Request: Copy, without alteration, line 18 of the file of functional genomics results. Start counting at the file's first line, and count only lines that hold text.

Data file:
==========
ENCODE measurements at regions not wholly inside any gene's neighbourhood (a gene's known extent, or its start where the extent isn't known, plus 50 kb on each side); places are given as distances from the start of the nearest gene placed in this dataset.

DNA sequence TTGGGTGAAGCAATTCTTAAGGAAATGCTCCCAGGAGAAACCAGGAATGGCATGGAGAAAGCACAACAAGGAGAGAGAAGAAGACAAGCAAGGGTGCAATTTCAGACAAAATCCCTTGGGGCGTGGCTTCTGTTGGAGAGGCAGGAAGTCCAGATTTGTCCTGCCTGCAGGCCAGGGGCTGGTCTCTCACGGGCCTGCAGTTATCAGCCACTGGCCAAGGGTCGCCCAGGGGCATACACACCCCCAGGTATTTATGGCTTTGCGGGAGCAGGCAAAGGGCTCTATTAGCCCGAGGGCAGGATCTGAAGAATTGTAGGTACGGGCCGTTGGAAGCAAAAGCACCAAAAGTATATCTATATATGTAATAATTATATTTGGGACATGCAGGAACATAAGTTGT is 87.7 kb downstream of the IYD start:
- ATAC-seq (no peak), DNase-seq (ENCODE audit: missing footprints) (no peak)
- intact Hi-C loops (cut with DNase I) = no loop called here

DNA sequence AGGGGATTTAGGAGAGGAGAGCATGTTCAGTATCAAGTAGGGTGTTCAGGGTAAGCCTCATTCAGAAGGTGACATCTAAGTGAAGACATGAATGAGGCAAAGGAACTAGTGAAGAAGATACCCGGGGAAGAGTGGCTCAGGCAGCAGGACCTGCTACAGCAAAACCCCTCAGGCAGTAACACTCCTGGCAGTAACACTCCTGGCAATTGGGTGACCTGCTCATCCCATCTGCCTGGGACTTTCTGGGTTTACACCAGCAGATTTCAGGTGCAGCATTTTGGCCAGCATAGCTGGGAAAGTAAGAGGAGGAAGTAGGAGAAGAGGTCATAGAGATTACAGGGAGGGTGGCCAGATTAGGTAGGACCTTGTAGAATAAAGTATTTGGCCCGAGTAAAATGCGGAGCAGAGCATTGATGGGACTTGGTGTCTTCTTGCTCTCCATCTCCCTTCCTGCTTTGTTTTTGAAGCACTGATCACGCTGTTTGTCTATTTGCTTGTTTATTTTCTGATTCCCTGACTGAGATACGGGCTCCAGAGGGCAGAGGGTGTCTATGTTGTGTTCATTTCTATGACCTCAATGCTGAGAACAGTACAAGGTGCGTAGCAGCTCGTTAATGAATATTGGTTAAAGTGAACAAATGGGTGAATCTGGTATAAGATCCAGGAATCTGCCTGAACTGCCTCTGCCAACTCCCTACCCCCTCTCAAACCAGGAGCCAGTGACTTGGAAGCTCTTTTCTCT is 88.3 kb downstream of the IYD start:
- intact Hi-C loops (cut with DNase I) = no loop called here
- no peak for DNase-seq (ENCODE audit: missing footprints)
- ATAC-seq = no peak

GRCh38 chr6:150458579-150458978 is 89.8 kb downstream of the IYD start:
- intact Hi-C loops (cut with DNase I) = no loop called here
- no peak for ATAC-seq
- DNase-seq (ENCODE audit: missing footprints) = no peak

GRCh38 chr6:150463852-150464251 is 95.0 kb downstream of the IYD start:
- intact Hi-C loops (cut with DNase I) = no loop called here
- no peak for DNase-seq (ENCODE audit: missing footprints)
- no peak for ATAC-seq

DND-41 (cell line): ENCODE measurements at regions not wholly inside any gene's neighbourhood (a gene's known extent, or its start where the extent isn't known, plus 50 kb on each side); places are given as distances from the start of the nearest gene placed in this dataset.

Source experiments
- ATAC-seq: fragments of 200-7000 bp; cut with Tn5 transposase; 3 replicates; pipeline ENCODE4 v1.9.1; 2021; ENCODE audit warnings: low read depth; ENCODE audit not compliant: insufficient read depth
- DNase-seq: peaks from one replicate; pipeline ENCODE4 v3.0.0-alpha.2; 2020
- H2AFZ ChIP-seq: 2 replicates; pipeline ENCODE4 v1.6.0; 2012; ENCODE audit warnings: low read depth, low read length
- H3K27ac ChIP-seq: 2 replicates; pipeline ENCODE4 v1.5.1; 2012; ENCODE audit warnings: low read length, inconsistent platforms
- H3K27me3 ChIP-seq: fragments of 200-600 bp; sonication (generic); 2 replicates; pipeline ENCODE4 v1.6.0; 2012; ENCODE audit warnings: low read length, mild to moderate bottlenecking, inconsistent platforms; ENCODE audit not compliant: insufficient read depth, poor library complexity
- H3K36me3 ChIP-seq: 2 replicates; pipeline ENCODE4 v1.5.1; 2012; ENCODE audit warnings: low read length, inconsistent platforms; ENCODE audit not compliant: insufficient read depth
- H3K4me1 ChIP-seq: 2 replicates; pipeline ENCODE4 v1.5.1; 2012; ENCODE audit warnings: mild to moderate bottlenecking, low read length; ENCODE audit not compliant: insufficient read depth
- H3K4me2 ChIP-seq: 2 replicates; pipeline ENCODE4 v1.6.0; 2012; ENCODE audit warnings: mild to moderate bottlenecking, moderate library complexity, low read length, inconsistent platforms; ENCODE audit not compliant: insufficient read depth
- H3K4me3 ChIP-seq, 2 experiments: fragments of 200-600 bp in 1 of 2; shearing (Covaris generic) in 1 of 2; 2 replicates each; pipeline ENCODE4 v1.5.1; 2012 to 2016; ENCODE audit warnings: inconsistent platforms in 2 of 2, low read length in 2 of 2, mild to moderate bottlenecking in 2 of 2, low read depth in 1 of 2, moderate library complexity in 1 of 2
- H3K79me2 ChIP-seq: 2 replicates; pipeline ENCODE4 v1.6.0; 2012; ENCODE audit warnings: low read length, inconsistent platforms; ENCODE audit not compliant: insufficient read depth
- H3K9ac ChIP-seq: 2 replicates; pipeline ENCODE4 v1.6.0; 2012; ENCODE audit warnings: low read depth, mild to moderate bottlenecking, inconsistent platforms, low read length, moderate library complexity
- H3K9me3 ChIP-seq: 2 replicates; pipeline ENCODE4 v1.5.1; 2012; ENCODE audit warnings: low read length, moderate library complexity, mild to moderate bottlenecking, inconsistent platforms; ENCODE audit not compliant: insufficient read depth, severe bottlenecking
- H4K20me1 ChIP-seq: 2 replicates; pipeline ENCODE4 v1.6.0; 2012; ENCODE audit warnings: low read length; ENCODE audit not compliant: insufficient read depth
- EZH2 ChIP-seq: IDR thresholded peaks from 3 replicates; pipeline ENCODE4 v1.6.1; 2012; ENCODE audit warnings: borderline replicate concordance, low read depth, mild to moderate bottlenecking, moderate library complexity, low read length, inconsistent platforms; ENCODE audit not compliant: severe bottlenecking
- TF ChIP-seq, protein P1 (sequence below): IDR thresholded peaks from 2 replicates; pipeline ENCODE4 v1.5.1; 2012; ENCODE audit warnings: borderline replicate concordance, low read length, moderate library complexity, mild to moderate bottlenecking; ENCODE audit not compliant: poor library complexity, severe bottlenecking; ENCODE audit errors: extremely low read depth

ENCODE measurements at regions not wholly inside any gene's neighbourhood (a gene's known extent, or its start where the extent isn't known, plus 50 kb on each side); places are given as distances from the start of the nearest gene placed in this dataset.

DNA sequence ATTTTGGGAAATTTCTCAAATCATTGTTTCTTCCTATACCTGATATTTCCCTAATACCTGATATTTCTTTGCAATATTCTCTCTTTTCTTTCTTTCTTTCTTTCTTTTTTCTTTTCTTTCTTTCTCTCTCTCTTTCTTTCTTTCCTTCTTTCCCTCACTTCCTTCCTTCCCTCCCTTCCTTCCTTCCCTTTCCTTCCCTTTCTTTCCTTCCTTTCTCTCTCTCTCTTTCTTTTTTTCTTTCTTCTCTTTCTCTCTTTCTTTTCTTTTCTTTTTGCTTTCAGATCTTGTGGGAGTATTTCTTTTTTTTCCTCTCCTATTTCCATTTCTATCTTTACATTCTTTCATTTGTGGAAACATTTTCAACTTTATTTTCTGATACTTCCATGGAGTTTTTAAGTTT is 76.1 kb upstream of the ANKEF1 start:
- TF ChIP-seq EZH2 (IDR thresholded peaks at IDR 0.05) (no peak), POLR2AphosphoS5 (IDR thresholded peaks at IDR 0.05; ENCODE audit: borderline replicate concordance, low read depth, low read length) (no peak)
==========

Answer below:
Source experiments